Finally, we have three 1920x1080 displays in a 5760x1080 array. Unfortunately, none of the hardware at our disposal is fast enough to play at this resolution using the Very High quality preset, so we started testing at the Medium preset using FXAA and 8x AF.
Using less-detailed settings, our results look similar to what we encountered at 1920x1080 using Very High quality. The Radeon HD 7950 with Boost and Radeon HD 7970 both drop below 30 FPS, though the higher-end board's dip is very brief.
The frame rate over time chart shows us that even the Radeon HD 7950 spends most of its time above the 30 FPS mark.
Although we aren't able to speak definitively about the dual-GPU solutions, it is notable that Nvidia's GeForce GTX Titan records a fairly high frame time variance result. Subjectively, though, all of these cards (and combinations of cards) run smoothly. It'd seem that sub-20 ms 95th percentile results aren't high enough to adversely affect our experience in this game.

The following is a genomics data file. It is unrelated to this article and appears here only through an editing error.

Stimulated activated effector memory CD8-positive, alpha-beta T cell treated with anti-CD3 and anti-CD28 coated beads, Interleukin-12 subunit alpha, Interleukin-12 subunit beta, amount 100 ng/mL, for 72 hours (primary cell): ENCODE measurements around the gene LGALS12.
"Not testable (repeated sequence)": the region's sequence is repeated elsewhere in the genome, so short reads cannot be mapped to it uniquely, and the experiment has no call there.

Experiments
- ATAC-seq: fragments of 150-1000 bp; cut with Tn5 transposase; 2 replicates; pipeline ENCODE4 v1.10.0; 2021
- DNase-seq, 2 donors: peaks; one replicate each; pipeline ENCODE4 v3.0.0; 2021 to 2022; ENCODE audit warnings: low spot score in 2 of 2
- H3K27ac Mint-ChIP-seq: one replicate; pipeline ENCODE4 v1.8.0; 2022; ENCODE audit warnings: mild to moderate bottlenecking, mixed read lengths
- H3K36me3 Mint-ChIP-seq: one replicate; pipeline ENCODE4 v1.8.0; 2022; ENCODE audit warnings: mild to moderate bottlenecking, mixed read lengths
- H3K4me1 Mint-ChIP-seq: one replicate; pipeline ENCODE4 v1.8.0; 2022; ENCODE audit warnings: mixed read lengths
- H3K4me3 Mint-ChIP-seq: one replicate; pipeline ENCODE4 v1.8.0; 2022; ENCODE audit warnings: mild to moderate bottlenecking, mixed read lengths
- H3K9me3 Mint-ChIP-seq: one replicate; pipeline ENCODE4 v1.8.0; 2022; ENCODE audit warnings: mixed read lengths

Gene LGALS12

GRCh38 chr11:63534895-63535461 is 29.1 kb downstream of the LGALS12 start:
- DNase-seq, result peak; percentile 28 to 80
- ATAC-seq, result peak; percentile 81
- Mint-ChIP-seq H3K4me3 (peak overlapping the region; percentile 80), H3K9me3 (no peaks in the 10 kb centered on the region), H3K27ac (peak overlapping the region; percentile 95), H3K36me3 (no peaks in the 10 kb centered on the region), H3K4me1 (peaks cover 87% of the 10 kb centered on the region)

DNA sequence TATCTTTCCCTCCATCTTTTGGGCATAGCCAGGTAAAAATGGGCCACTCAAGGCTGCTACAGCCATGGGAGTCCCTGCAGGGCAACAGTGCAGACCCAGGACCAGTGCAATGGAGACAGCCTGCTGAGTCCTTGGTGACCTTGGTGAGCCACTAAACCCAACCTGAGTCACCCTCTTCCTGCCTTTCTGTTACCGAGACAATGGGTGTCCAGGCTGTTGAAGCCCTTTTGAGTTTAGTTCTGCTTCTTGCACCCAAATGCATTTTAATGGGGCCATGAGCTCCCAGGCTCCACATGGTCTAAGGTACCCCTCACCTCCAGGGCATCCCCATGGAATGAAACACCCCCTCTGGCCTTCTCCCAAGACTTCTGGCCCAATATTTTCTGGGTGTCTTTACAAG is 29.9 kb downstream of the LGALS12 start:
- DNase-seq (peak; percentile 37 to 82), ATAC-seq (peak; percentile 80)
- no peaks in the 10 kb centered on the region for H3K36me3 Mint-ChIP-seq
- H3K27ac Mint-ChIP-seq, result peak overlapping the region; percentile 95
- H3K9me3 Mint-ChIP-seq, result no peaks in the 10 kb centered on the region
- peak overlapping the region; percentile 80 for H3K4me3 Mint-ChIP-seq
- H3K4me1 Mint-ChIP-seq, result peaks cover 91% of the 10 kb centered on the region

Is there room to bump up image quality even higher? We turn the settings up to High details, Low Motion Blur, 8x AF, and 2x SMAA.
Under this much more demanding load, only a few dual-GPU solutions and the GeForce GTX Titan manage to get anywhere near 30 FPS minimum. The real surprise is that the Titan does this with a performance floor of 31 FPS, which is better than any dual-GPU combo.
For some reason two GeForce GTX 660 Ti cards in SLI struggle with this benchmark, despite multiple tests and troubleshooting. The combo appears to have a problem with 2x SMAA; the frame rates rise significantly if we use TXAA or MSAA instead.
The frame rates over time show us what the minimum and average FPS chart already did, but in more detail.
A pair of GeForce GTX 660 Ti cards in SLI yield the highest 95th percentile frame time variance. And indeed, this is the combination that demonstrated the highest propensity for stuttering. Frankly, if you want to play at 5760x1080, stick to the Medium detail setting for smoother performance.